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  • Appendix A - 12 Principles

last modified September 23, 2010 by strypey

Paper for FreeCulture2010

Appendix A

Table 1

The 12 Principles of Agile Software as ordered in the Agile Manifesto, with Holmgren's permaculture principles re-ordered to illustrate  correspondences and reveal underlying systems thinking.

 12 principles of Agile Software

- 'Agile Manifesto'

 Holmgren's 12 permaculture design principles

- 'Principles and Pathways Beyond Sustainability'

Our highest priority is to satisfy the customer
through early and continuous delivery
of valuable software.
Obtain a yield - Ensure that you are getting truly useful rewards as part of the work that you are doing.
Welcome changing requirements, even late in
development. Agile processes harness change for
the customer's competitive advantage.
Creatively use and respond to change - We can have a positive impact on inevitable change by carefully observing, and then intervening at the right time
 Deliver working software frequently, from a
couple of weeks to a couple of months, with a
preference to the shorter timescale.
 Use small and slow solutions - Small and slow systems are easier to maintain than big ones, making better use of local resources and producing more sustainable outcomes.
 Business people and developers must work
together daily throughout the project.
Use edges and value the marginal - The interface between things is where the most interesting events take place. These are often the most valuable, diverse and productive elements in the system.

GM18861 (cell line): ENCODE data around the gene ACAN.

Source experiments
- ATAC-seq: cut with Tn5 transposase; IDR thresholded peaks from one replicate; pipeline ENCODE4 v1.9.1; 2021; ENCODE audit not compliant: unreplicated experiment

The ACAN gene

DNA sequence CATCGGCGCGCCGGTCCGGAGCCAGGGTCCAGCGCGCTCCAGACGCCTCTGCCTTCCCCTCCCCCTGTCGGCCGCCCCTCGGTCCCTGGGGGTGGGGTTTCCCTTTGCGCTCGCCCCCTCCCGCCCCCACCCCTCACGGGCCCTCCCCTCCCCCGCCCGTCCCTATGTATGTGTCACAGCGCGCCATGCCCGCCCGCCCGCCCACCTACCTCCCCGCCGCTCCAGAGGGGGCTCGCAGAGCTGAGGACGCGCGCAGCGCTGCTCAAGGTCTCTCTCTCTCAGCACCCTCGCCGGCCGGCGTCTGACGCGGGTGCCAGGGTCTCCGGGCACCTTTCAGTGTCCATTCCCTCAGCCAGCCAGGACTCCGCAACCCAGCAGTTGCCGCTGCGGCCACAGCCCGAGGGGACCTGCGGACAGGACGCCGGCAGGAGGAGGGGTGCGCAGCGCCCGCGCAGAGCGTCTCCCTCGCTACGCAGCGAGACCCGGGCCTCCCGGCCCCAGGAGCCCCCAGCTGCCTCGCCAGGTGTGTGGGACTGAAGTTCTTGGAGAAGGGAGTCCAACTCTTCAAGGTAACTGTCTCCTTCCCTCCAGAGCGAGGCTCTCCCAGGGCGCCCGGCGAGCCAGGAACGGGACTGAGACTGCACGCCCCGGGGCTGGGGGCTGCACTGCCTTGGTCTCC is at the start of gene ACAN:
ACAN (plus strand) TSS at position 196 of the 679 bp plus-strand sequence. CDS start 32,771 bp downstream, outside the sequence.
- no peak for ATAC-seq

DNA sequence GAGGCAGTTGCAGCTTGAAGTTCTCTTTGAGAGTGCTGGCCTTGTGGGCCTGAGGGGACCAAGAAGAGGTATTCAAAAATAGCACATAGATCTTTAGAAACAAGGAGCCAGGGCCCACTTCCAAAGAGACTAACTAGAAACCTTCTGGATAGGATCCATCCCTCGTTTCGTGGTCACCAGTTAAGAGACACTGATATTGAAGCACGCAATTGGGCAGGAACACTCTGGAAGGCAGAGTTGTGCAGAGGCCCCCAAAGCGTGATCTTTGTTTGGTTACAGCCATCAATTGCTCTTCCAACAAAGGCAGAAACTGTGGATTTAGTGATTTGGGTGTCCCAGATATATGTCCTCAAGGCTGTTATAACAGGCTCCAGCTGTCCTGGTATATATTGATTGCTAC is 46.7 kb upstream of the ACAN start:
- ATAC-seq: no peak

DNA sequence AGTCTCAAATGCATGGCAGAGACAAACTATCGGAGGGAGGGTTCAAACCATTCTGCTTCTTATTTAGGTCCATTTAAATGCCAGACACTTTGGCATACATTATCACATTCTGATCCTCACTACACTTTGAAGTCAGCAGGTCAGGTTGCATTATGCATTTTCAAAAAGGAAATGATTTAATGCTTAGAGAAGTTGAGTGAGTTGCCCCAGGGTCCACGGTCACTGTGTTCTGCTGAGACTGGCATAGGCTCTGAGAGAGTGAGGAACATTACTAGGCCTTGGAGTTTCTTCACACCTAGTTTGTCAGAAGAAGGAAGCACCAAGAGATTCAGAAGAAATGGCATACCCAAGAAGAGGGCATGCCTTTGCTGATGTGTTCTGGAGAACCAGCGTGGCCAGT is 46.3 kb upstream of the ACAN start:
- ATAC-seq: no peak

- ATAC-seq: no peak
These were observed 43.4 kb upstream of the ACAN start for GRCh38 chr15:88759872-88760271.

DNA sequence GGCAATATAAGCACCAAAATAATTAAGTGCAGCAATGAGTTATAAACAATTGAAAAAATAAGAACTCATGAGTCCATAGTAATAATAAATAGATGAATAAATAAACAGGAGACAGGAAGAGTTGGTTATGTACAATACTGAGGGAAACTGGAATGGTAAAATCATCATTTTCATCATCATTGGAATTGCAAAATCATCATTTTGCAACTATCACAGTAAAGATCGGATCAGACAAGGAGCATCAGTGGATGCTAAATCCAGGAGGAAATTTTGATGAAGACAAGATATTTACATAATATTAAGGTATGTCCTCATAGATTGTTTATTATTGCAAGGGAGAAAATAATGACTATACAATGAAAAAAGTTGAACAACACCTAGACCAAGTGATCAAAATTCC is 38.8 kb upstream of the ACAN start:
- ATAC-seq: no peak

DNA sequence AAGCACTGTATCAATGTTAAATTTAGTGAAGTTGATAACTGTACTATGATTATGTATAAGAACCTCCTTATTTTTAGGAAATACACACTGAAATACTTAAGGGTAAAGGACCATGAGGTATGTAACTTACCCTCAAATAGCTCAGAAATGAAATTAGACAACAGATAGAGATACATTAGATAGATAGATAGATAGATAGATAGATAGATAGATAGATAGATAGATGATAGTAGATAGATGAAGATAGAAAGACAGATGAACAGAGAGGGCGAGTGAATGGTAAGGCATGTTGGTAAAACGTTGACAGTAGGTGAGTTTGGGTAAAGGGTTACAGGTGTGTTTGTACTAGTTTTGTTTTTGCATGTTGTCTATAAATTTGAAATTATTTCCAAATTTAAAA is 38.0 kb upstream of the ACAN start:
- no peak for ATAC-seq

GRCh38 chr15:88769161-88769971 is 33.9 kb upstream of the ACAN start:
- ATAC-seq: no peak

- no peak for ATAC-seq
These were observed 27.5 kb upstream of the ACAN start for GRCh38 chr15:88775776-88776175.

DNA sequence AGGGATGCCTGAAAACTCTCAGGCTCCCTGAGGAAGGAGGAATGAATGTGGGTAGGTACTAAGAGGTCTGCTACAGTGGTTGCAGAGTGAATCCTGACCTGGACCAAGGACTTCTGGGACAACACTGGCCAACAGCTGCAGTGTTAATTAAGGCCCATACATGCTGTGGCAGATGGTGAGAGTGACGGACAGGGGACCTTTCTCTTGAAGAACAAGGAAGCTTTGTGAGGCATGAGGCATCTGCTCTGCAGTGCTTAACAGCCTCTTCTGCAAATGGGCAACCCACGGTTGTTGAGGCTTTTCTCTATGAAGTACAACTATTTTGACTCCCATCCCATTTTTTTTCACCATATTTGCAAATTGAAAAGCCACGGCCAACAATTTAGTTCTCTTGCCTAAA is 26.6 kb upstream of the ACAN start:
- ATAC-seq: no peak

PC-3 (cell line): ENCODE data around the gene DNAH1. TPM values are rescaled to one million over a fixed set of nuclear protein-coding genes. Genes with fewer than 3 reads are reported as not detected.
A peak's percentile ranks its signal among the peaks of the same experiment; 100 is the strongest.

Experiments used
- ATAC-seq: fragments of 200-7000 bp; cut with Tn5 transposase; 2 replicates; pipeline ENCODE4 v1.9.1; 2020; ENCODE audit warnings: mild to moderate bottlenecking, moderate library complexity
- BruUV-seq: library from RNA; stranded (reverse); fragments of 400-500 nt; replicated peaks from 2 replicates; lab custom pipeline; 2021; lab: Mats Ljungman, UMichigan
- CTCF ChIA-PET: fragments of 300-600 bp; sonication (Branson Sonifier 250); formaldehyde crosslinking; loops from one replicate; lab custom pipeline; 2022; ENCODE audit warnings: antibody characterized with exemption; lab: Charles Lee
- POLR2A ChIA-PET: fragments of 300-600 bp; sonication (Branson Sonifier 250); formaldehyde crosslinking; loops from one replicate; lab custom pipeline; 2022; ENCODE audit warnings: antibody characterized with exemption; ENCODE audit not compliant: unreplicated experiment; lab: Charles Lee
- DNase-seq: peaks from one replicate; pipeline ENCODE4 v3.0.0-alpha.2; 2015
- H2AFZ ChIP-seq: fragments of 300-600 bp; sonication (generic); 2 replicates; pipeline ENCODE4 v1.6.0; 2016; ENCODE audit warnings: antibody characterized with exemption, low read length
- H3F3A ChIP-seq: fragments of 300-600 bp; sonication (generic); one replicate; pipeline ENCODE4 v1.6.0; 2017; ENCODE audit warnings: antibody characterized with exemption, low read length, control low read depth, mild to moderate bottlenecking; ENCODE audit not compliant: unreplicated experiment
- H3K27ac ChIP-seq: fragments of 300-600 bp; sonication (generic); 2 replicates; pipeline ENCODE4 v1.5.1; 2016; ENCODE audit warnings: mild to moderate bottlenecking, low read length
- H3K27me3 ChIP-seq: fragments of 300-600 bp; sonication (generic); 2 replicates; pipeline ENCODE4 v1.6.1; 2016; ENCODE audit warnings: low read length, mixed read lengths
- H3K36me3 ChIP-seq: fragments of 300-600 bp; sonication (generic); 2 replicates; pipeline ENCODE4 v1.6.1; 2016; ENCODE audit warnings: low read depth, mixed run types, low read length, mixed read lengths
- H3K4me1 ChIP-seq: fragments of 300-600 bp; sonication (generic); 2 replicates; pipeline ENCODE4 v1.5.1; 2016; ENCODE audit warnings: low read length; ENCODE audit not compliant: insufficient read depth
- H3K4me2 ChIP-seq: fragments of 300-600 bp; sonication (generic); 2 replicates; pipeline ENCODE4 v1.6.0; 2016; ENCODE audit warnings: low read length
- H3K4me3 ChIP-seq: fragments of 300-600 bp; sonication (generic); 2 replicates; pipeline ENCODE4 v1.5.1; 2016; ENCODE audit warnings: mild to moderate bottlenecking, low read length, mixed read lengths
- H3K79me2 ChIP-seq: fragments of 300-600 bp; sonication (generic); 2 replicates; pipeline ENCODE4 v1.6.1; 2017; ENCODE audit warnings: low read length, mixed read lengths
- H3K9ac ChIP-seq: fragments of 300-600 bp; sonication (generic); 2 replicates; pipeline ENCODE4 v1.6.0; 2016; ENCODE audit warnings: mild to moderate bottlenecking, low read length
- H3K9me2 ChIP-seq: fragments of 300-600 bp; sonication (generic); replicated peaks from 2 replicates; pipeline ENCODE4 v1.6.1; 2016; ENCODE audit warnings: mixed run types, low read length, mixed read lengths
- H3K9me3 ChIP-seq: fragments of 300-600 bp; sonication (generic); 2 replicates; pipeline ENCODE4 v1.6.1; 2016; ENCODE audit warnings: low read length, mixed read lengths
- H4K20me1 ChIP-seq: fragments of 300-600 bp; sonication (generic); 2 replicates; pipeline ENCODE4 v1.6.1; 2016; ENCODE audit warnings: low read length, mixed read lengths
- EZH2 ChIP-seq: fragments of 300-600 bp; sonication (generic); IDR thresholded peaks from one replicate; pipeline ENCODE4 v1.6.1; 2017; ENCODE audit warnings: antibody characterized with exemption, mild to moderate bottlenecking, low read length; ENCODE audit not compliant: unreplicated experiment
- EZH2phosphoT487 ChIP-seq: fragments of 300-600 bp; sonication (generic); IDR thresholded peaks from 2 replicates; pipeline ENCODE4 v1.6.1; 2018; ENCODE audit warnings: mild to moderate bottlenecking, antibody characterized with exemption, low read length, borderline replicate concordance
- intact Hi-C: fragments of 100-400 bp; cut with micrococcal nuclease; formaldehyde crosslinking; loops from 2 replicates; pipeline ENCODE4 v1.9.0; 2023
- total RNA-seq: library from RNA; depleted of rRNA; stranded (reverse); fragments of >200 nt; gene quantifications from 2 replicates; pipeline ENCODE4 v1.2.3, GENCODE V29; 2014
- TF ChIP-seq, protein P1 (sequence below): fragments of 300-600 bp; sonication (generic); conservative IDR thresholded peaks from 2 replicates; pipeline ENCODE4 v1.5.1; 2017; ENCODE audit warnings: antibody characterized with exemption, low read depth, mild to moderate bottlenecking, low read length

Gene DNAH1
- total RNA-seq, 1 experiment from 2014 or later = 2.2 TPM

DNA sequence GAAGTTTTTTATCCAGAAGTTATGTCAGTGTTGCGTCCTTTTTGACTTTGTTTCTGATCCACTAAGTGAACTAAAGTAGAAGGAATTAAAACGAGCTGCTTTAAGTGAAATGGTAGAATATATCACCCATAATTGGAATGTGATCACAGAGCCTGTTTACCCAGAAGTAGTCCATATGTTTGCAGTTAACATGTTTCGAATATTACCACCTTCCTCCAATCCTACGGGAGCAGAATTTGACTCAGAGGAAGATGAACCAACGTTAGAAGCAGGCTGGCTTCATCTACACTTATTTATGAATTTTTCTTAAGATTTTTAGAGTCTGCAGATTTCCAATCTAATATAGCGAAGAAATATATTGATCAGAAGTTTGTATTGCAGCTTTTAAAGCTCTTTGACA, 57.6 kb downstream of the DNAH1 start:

Build projects around motivated individuals.
Give them the environment and support they need,
and trust them to get the job done.
 Integrate rather than segregate - By putting the right things in the right place, relationships develop between those things and they work together to support each other.
 The most efficient and effective method of
conveying information to and within a development
team is face-to-face conversation.
 Observe and interact - By taking time to engage with nature we can design solutions that suit our particular situation.
 Working software is the primary measure of progress.  Catch and store energy - By developing systems that collect resources at peak abundance, we can use them in times of need.
 Agile processes promote sustainable development.
The sponsors, developers, and users should be able
to maintain a constant pace indefinitely.
Use and value renewable resources and services - Make the best use of nature's abundance to reduce our consumptive behaviour and dependence on non-renewable resources.
 Continuous attention to technical excellence
and good design enhances agility.
 Design from patterns to details - By stepping back, we can observe patterns in nature and society. These can form the backbone of our designs, with the details filled in as we go.
 Simplicity--the art of maximizing the amount
of work not done--is essential.
 Produce no waste - By valuing and making use of all the resources that are available to us, nothing goes to waste.
 The best architectures, requirements, and designs
emerge from self-organizing teams.
 Use and value diversity - Diversity reduces vulnerability to a variety of threats and takes advantage of the unique nature of the environment in which it resides.
 At regular intervals, the team reflects on how
to become more effective, then tunes and adjusts
its behavior accordingly.
 Apply self-regulation and accept feedback - We need to discourage inappropriate activity to ensure that systems can continue to function well.